Beyond Atlanta

Fracking Insurance May be Coming to a Town Near You

Last year we reported on a case in Oklahoma that involved allegations by a property owner that an oil company was negligent in causing an earthquake that damaged her house. Oklahoma has, what some would say coincidentally, experienced a massive surge in earthquakes at the same time that it has experienced a massive surge in fracking operations. The case, along with a string of higher-profile earthquakes, has made the state take a hard look at exactly how they are going to deal with the escalating problem. The solution, though, may leave homeowners and residents with a bit less in their wallets.

The case, Ladra v. New Dominion, asked the Oklahoma Supreme Court to determine what the proper venue is for a claim of negligence against an oil company; is it a state court or is it the Oklahoma Corporations Commission? A decision that found a state court is the proper venue would be profound because it would allow the Oklahoma court system to find a legal connection between fracking and earthquakes, which would open the door to allowing courts and juries to award damages.

While scientists around the world, including scientists with the Oklahoma Geologic Survey, have generally concluded that obtaining natural gas by injecting water into shale rock (fracking) causes seismic activity, politicians have been reluctant to make the connection. That may be changing quickly .

ok earthquakes

Oklahoma Earthquake Activity. Blue = 1970-2008, Red = 2009-2014 usgs.gov

In Ladra, the Oklahoma Supreme Court ruled that a state court is the proper venue for a negligence claim against an oil company. That’s a huge decision considering the magnitude of fracking operations in Oklahoma and the historical lack of political will in the state to recognize any connection between fracking and earthquakes.

Perhaps it’s because of the Ladra decision or perhaps it’s because the earthquakes finally hit wealthier areas of the state, but the Oklahoma government seems to be reversing course. This past Monday the Oklahoma Corporations Commission asked well operators in Central Oklahoma to reduce the amount of waste water and gas they are injecting into the ground by 40 percent, the same waste that scientists believe is causing the increased seismic activity.This comes after a series of earthquakes rattled the wealthy and influential suburbs of Oklahoma City this past January.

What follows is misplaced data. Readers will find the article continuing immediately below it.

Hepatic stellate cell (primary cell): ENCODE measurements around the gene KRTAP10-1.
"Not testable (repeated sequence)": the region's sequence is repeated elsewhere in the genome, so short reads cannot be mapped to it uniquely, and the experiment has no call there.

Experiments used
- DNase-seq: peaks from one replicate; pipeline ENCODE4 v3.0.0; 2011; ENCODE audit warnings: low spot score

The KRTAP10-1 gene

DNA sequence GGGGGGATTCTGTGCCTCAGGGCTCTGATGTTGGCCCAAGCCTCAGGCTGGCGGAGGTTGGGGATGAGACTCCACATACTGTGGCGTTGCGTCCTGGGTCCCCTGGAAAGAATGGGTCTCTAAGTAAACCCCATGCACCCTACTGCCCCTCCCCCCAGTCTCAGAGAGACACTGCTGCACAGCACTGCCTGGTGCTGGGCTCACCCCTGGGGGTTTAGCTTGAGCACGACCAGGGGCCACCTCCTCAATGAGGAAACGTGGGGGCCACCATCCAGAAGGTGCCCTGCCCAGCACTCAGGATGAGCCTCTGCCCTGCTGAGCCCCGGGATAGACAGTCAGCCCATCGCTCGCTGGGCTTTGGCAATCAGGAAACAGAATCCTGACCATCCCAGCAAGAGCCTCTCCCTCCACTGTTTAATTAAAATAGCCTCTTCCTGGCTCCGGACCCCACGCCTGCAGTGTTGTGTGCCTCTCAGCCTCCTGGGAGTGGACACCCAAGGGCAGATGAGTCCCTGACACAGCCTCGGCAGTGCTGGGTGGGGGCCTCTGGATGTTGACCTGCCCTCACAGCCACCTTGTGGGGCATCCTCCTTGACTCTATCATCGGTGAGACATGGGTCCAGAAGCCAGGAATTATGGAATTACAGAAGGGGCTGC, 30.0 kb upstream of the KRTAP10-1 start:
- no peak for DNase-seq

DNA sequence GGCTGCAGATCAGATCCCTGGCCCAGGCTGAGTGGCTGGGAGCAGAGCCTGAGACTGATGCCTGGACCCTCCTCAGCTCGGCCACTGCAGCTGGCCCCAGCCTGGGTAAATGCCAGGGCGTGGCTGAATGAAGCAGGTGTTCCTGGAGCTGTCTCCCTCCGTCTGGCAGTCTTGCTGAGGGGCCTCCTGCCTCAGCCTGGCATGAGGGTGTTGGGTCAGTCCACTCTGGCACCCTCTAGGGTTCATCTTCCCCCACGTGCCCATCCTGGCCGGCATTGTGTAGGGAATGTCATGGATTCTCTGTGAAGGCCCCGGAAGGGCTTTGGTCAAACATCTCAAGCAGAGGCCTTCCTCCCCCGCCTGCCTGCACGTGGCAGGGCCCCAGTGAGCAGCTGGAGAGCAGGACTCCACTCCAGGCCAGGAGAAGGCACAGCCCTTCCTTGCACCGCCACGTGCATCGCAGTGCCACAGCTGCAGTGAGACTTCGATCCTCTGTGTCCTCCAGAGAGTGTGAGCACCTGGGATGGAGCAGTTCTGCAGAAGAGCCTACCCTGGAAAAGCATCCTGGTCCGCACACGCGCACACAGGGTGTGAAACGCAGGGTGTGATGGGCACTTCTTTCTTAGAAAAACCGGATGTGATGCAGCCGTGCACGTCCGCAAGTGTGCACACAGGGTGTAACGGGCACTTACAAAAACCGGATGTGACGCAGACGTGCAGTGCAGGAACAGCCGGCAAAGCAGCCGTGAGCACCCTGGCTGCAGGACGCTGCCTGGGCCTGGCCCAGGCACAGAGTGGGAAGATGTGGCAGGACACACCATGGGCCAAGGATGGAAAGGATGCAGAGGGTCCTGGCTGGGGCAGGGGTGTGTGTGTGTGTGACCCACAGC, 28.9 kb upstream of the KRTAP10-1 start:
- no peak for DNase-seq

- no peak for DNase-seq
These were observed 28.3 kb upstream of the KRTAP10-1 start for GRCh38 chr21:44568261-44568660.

So option one in protecting your house from fracking-induced earthquakes is to sue after-the-fact and get compensation. But what if you don’t want to do that or think it’s unfair? Well, the state  is also pursuing legislation that would allow it to create a reinsurance program for earthquake insurance. So individuals will have to pay insurance themselves or tax payers may have to front the cost of insurance. Add that to your monthly mortgage payment.

Clearly something needs to be done to prevent earthquake damage, but should the burden be on homeowners and landowners to either sue or purchase insurance?  Flood and other natural disaster insurance is protecting against events that are largely not caused by human behavior (though we are now seeing more climate-change induced disasters); that isn’t the case with insurance protecting against fracking-induced earthquakes. Such an insurance scheme is similar to allowing power companies and gas companies to construct and maintain lines haphazardly with no regulation, repeatedly watching damage occur due to the lack of regulation, and then just telling homeowners to get insurance when bad things happen. We would likely find that to be an unacceptable solution.

oklahoma_seismic_medianincome

This wonderful map from Public Affairs Data Journalism at Stanford University by daannguyen shows seismic activity and median household income.

Since it appears Oklahoma is taking action now that wealthier neighborhoods have been hit, one could come to the conclusion that earthquakes have previously only been a problem in poorer parts of the state. The map above seems to confirm that conclusion. This raises the environmental justice argument that the state is allowing the degradation of the environment in poorer areas and placing the burden on those residents to protect themselves. It may also be safe to assume that if the earthquakes begin to strike more frequently in wealthier neighborhoods, the state will reconsider its scheme and start taking action to prevent earthquakes altogether.

Though it’s certainly progress to see the state finally addressing fracking-related earthquakes, the proposed solution leaves a lot to be desired. As oil and gas companies look for more fracking destinations, homeowners across the country could see higher costs in the form of additional insurance if other states also decide to place the burden on the homeowner. While this may be an acceptable scheme for those disasters that are infrequent and aren’t directly caused by human activity, it’s hardly acceptable for frequently occurring disasters that are clearly induced by human activity.

Cover photo courtesy of Colorado River Connected.

 

 

 

 

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